ZD: How important do you think those programs have been to the fact that you’re still playing?
KGJ: They’ve been pretty good. I’ve been fortunate enough early to not have many injuries. Lately, these past seven years I’ve had a few setbacks. For the most part, my conditioning and what I need to do has changed and is now less weights and more bike. It’s more speed training as far as on the bike. No pounding, so I try not to run on the treadmill. It really ranges, though. We’ll ride the bike for only 15 minutes sometimes, and that’s my workout for the day, or we’ll sit there for an hour and 15, and it’s like a nice pedal through town.
ND: Obviously when you were coming up, you were such a big name already, but how’d you first get involved with Nike and how’d that relationship evolve?
KGJ: Well, it was a shoe that every kid in America wanted. I was 14 and we happened to play basketball, and my dad was a big Dr. J fan and he grew up wearing Converse. His thing at the time was, “I’m not gonna buy a designer shoe.” We ended up talking him into it! I had the black, white and red first Jordans and my brother had the white and red. As we got older, right when he got to New York, he was allowed to sign a shoe contract, and he signed with Converse. He brought home that hideous Los Angeles-color sweatsuit, and he was like, “Hey, look what I got y’all!” [laughs] We just both said, “Ahhh man, we’re not wearing that!” Before that, they all wore all Rawlings shoes, and it was mandatory. Everyone had to. You could screw the spikes out as one, all the spikes in the front were connected, and the whole plate would just pop out. They were kangaroo leather and something else. The funny thing is my dad still had a pair around, and we had “Turn Back The Clock” day, and I was going to wear them. We ended up, after a couple of years, talking him into signing a Nike contract, which is funny because he can honestly say he had the first Nike contract in the Griffey household. From that point on, we would have shoes come to our house and we were always just Nike.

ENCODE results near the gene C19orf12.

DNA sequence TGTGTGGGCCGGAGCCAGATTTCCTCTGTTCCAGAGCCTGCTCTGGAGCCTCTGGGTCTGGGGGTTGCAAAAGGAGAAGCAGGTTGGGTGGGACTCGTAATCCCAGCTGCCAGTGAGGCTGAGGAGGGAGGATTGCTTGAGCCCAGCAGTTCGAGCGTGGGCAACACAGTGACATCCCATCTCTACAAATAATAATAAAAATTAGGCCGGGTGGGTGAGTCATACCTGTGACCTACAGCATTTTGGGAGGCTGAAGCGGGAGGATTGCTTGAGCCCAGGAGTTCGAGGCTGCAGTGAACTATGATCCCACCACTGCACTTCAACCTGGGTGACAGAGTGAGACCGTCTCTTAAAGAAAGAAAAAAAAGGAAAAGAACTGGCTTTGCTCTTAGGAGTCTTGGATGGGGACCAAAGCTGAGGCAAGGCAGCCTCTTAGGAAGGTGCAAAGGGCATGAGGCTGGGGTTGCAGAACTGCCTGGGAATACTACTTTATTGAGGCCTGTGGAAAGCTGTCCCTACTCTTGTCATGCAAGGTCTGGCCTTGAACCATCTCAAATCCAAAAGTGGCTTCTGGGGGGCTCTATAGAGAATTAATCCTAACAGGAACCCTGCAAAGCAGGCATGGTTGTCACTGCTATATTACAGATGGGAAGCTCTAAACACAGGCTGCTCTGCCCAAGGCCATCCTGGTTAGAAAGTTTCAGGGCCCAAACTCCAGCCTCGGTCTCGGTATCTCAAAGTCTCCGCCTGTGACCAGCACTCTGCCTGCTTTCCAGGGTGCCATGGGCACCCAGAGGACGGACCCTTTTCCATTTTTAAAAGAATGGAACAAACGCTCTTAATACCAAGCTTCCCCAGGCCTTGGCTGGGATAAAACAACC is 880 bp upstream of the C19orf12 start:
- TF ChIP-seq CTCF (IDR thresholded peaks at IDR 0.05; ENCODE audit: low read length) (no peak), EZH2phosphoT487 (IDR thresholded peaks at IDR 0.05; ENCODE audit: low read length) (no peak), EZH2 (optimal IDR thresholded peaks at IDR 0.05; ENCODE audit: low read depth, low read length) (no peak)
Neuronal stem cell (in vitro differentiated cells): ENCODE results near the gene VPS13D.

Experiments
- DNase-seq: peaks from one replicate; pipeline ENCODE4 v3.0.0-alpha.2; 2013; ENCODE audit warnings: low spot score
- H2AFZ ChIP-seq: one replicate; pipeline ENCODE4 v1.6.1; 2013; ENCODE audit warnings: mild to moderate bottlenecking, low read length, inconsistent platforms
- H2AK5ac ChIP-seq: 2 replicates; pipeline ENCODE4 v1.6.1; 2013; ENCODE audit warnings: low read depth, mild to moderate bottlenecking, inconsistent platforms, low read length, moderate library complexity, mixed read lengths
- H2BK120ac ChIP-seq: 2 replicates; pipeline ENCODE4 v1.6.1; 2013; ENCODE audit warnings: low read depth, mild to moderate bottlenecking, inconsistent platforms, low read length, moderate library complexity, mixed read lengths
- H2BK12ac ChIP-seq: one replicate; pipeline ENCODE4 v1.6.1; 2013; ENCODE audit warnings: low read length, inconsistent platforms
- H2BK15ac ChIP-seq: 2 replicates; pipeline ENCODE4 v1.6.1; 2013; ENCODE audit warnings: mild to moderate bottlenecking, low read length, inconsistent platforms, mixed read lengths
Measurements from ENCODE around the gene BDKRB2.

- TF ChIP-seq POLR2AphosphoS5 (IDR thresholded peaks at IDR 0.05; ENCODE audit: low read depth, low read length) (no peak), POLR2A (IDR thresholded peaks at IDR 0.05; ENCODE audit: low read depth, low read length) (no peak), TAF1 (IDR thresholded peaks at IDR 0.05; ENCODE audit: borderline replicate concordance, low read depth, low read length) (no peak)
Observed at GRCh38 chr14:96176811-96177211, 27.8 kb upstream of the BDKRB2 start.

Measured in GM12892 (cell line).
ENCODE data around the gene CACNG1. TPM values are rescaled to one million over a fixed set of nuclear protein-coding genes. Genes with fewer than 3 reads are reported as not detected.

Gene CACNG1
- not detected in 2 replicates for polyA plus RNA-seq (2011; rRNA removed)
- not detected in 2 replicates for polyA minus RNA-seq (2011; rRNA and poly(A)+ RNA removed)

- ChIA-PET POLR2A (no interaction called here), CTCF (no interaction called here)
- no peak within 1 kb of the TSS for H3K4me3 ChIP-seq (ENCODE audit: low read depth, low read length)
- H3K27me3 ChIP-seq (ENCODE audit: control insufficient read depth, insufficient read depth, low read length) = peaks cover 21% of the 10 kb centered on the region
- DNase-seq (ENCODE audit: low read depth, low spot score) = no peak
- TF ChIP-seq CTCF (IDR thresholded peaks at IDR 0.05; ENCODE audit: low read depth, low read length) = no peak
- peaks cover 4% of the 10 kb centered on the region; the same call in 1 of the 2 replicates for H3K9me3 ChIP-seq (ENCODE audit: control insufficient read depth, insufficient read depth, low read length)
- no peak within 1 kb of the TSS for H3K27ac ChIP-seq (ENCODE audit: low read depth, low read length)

ND: And when was it brought up that you were going to start having your own line of shoes, and what was that like for you?
KGJ: It was a little weird, because I kept telling my mom as a kid that I was going to have my own shoe after Jordan had his. I was like 14, “I’m gonna have my own shoe!” She was like, “Yeah, whatever.” You know parents. [laughs] When they finally came up to Seattle and they talked about it, the first thing I did was call my mom and say, “Well mom, I got my own shoe.” She just started laughing. It happened, and I was pretty excited about it happening. For me, the loyalty was the key. We had some ups and downs, but for the most part, Tracy and I had some ups and downs.
Tracy Teague: So when we were working on baseball, this was right when Junior was starting to blow up. We did the Show High and we were doing some hi-tops, and what we saw was that we couldn’t make ’em bright enough for these guys. It was not just him, but there were some other guys that kept telling us, “You gotta give us more; you gotta give us more.”